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Robots take over Cleveland

UNI robotics team takes creation to national conference

Published: Wednesday, November 9, 2011

Updated: Thursday, November 10, 2011 11:11

Robitics

ERIC CLAUSEN/Northern Iowan

The ATMAE UNI Student Chapter, left to right: Sean Quarles, Peter Dekluyver (secretary), Rick Ruport (vice president), Jeff Rick (treasurer), Jeremy Ganfield (president) and Matt Wason.

Robot

ERIC CLAUSEN/Northern Iowan

Hidden in a lab in the Industrial Technology Building at the University of Northern Iowa, a small, stuffed TC sits strapped into a robot, ready to rock the 2011 Annual Association of Technology, Management and Applied Engineering Conference with his ping-pong ball retrieving and sorting skills.

The UNI Robotics Team is in Cleveland, Ohio, Nov. 9 through 12 to participate in the conference with teams from across the nation. In the past, UNI has taken home first place for electrical methodology.

Each year, teams create a robot to complete a task set by the ATMAE. This year, the task is to design a robot that can gather 36 ping-pong balls from a table set in the middle of a room, separate them by color and distribute them to goals based on their color within five minutes. The robot can be controlled via remote control until it reaches a 10-foot circle encompassing the table, at which point it must be switched to autonomous and run off of computer programming to complete the task.

"There's a big difference between remote control and autonomous," elaborated Jeremy Ganfield, president of the robotics team and a junior electrical engineering technology major. "The autonomous feature is where it puts it basically in another level to where it's a challenge. The entire process of retrieval — once you approach the table where the ping-pong balls are stored —it's all autonomous."

Team secretary Peter DeKluyver, a sophomore electrical engineering technology major, agrees.

"It's a robot, not a remote control car," DeKluyver said.

This year, the team named their robot P-CAT, which stands for Panther Collect Analyze and Transfer. Ganfield said the team chose this name because it relates the robot to UNI and describes the robot's functionality.

There are many ways a robot could go about retrieving the balls, but the UNI Robotics Team has developed what they believe to be the fastest method. To collect the balls, a U-shaped bar with a tarp stretched across it lowers itself onto the table. The robot then uses pneumatics to push air through holes in the curved part of the bar, thus pushing all the ping-pong balls into a sort of funnel where they wait to be sorted by color with a special sensor into separate tubes. When all of the balls are sorted, the robot can then distribute them to their specific goals.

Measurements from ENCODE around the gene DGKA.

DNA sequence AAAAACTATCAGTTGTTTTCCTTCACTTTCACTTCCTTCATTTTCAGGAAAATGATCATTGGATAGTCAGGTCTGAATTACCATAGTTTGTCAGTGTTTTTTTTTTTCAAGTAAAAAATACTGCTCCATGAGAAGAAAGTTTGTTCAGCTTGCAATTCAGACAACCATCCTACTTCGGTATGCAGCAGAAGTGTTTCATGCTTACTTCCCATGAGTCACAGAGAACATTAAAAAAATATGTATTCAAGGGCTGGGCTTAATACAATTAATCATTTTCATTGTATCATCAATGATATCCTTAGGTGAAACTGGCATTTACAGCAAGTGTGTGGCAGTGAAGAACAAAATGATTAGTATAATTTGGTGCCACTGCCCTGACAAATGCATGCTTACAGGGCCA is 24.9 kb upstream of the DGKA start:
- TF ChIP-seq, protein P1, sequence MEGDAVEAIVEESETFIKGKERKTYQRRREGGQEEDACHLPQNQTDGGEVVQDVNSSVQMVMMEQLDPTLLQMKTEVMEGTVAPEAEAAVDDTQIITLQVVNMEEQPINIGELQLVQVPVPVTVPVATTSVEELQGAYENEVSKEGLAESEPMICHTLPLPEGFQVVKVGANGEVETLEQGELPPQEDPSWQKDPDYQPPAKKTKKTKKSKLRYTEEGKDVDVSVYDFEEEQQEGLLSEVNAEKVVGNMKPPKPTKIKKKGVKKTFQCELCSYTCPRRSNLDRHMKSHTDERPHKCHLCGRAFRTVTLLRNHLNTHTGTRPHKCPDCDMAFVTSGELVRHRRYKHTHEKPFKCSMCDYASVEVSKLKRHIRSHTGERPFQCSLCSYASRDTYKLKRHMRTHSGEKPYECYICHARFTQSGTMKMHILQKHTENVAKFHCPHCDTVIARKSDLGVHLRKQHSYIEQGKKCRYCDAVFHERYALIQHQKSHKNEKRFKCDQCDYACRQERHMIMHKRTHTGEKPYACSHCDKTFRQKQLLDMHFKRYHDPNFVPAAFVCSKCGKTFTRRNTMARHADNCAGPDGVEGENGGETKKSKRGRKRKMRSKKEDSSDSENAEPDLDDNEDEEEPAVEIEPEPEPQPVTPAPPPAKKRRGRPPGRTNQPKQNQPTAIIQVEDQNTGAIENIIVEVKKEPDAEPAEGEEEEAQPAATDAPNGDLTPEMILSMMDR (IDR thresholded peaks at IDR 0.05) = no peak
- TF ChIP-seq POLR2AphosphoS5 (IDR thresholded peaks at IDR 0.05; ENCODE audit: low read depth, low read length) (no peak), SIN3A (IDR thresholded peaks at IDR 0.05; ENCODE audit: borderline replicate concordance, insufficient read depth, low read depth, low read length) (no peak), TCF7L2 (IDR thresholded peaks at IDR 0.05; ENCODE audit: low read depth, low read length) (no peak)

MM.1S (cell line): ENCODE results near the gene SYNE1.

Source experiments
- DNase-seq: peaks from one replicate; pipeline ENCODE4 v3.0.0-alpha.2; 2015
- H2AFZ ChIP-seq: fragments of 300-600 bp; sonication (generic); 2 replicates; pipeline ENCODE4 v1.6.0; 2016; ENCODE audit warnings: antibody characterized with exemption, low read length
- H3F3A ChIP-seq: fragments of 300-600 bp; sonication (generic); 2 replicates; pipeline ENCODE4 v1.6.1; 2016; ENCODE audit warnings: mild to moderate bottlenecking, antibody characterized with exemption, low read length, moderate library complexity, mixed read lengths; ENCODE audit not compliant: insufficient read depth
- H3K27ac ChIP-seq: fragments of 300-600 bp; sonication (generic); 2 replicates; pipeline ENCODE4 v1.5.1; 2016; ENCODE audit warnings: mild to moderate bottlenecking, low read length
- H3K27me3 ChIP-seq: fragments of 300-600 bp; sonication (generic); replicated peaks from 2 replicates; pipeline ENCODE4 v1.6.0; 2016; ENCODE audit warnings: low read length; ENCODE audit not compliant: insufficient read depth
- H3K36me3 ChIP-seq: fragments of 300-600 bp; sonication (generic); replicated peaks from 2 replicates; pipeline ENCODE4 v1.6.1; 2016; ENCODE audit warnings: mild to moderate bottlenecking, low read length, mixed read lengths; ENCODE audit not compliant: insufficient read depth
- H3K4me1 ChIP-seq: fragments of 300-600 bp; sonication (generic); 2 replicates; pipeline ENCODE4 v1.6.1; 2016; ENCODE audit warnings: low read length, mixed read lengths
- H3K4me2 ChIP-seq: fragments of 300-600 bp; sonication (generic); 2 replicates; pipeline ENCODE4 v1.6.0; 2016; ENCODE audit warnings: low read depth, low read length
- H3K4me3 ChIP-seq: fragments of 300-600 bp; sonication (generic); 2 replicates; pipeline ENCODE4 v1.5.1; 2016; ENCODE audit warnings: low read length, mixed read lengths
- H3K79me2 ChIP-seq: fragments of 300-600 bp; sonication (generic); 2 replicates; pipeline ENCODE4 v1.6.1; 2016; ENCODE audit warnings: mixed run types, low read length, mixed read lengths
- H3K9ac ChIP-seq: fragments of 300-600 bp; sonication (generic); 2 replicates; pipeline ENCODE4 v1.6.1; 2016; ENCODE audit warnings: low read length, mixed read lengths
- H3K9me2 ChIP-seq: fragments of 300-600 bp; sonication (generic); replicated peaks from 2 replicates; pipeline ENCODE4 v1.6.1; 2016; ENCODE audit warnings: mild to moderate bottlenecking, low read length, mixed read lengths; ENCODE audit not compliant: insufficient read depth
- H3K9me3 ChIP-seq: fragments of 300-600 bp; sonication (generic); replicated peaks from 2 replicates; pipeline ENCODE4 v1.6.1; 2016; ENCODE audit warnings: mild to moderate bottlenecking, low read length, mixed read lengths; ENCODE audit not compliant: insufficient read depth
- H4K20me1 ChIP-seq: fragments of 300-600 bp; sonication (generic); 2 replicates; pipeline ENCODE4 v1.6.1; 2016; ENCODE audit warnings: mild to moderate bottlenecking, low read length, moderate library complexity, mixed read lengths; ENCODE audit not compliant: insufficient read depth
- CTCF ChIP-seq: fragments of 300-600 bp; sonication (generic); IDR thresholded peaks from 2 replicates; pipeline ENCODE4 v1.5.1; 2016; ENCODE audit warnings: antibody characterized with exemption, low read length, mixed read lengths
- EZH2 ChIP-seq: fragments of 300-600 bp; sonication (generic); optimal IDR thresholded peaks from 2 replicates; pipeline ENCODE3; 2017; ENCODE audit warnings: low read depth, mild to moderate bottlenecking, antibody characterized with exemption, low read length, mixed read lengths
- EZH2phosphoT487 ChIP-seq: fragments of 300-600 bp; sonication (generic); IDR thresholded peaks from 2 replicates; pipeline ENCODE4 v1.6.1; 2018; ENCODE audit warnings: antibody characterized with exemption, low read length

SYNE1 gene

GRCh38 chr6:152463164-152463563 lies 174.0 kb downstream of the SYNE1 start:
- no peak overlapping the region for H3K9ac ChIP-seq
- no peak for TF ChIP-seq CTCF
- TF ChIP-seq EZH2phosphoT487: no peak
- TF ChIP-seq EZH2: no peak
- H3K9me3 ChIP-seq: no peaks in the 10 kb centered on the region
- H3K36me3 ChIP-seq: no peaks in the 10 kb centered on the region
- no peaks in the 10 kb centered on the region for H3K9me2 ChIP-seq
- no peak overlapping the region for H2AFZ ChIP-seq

"Other teams are going to try to sweep them, maybe, or suck them up like one at a time. Ours is way faster. We only have like three seconds of air, and then we have all the balls," Ganfield said.

At about two seconds per ball, the team estimates that it will take P-CAT 112 seconds to sort all of the balls. If another team is able to complete the task this efficiently, the team with the fastest robot will get more points for the task. Points are also awarded for the technical report and graphics on the team's robot and poster.

To get their robot to this state of speed, the UNI team went through some trial and error. According to Rick Ruport, the team's vice president and senior technology management major, they changed the design eight times "in a major way" and changed the tubes three times.

"Some of the solutions you may see towards creating a robot — some of it's pure engineering, and you follow it exactly with what you designed," Ganfield said, "and other things is just fumbling around trying to find exactly what works, and through hard knocks you usually find the best solution. Sometimes it's simple (and) sometimes it's not."

Along with the competition, participants can attend lectures by guest speakers and try out cutting-edge technology at the conference. During the judging, it's possible for employers to look for potential employees.

"It's really what you make of it," Ganfield said.

The Robotics Team would like to give a special thank you to the university faculty, the Intercollegiate Academics Travel Fund, Northern Iowa Student Government and University Book and Supply for all of their help.

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